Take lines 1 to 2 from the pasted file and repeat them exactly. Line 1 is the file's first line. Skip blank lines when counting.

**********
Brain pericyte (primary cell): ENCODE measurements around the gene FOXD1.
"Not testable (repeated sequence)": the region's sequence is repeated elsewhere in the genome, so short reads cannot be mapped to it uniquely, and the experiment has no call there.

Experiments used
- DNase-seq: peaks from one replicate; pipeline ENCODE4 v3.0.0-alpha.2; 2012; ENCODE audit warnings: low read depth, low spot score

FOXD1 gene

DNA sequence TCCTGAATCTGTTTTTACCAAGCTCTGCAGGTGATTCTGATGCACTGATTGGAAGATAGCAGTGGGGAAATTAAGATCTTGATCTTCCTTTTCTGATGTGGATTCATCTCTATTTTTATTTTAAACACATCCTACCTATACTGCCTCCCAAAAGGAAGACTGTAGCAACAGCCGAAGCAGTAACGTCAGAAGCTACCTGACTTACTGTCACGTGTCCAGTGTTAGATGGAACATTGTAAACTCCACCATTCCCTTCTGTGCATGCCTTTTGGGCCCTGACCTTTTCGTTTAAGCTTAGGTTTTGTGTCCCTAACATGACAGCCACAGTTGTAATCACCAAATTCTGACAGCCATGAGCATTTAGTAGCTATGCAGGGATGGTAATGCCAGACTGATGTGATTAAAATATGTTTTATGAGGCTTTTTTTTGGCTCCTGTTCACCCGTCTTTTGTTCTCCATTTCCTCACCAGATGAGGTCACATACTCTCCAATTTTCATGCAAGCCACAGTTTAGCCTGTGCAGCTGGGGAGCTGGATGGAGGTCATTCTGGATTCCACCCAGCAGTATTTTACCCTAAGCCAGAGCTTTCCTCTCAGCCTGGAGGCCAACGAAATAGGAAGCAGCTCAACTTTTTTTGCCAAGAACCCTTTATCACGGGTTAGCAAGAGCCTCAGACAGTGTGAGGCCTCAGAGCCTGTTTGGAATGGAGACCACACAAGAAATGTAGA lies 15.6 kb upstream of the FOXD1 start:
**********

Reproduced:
Brain pericyte (primary cell): ENCODE measurements around the gene FOXD1.
"Not testable (repeated sequence)": the region's sequence is repeated elsewhere in the genome, so short reads cannot be mapped to it uniquely, and the experiment has no call there.